Rethinking Assessment Published 2007-08-23 under ,

As a blog reader, you don't need to be told that some of the best information comes from the discussions (comments) that follow a blog post. I read with interest Anne Davis' post on her new blogging project. But it was a particular comment (by Dean Shareski) that really caught my eye. It describe how a science class adapted a Darren Kuropatwa type class blog (link to blog). The comment also provided a link to a video where students discuss how this alternative form of assessment has impressed them.

The video frames the conversation about "Assessment for Learning" with comments by students on how they were affected by this form of assessment. Coincidently (or not), the video's focus on students and their opinions mirrors objectives embraced by "Assessment for Learning" models. Students reflect on their next steps to be successful and gather evidence to show their learning. The role of the teacher is to provide clear expected outcomes and offer ideas on how students can demonstrate their success.

High stakes summative assessment (assessment of learning) is getting a great deal of attention in schools (and the press). We are consumed with the need to enable our students to be successful on these (standardized) exams. As an AP teacher, I spent all of April reviewing past tests, drilling my students on a daily basis. This practice had positive results and I would not argue that we don't owe our students the tools to do well on these tests.

My argument is that we need to form a balance between assessment of learning and assessment for learning giving more emphasis (time) to the latter. A friend of mine's sister is charged with "coaching" students who fall below a certain grade. Certainly, this program is a positive step toward the true nature of "no child left behind". But the school tabulates summative assessment scores on a weekly basis begging the question "with all of this assessment of learning, where is the time for assessment for learning?"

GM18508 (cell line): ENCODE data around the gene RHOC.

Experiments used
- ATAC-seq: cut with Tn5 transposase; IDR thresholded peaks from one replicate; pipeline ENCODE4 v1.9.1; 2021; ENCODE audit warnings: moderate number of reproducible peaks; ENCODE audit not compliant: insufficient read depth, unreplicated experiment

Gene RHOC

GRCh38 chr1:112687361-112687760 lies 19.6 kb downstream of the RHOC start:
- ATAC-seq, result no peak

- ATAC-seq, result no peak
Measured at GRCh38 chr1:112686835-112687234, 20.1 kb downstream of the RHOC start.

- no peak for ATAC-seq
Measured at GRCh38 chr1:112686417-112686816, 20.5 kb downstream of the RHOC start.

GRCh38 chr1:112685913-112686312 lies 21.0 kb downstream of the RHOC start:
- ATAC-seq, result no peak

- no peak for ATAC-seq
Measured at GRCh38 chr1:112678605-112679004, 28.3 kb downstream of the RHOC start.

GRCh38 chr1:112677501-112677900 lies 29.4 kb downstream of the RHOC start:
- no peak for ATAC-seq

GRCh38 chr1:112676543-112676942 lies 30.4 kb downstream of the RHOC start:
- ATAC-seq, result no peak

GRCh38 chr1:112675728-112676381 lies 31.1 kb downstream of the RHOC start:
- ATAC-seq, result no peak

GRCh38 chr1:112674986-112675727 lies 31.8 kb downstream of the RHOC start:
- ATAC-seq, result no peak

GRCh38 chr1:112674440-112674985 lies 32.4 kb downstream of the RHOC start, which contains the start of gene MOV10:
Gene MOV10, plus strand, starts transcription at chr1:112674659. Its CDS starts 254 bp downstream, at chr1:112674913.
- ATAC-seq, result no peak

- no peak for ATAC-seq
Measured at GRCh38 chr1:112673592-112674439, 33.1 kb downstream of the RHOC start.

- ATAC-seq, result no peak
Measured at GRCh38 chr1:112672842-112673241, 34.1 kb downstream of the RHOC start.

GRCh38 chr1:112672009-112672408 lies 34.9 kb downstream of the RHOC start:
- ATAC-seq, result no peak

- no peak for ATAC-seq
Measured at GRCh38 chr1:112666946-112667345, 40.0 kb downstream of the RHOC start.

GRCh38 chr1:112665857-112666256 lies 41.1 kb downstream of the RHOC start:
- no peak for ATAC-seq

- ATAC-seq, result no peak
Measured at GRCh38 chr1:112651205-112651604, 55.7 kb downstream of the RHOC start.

As we progress as educators, rethinking assessment will be of paramount importance with traditional models being replaced by models that put the student in charge of demonstrating or providing evidence of his/her learning. Certainly, ePortfolios will play a important role in assessment.

As a side note, does anyone know the difference between Assessment for Learning and formative learning?

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4 comments:

Dean Shareski said...

Rob,
We've been working very hard at changing the way we look at assessment. It's exciting to see some of the principles being lived out in classrooms.

Patty O'Flynn said...
This comment has been removed by the author.
Patty O'Flynn said...

Our school has worked with Assessment FOR Learning principles for a few years. For those that want training, I highly recommend the ETS Assessment Training Institute (http://www.assessmentinst.com/).

rob banning said...

Patty,
Thanks for the info on the Assessment Training Institute. I must admit that I never think of ETS as a provider of alternative assessment. Perhaps this is really great news especially if they are providing a good service.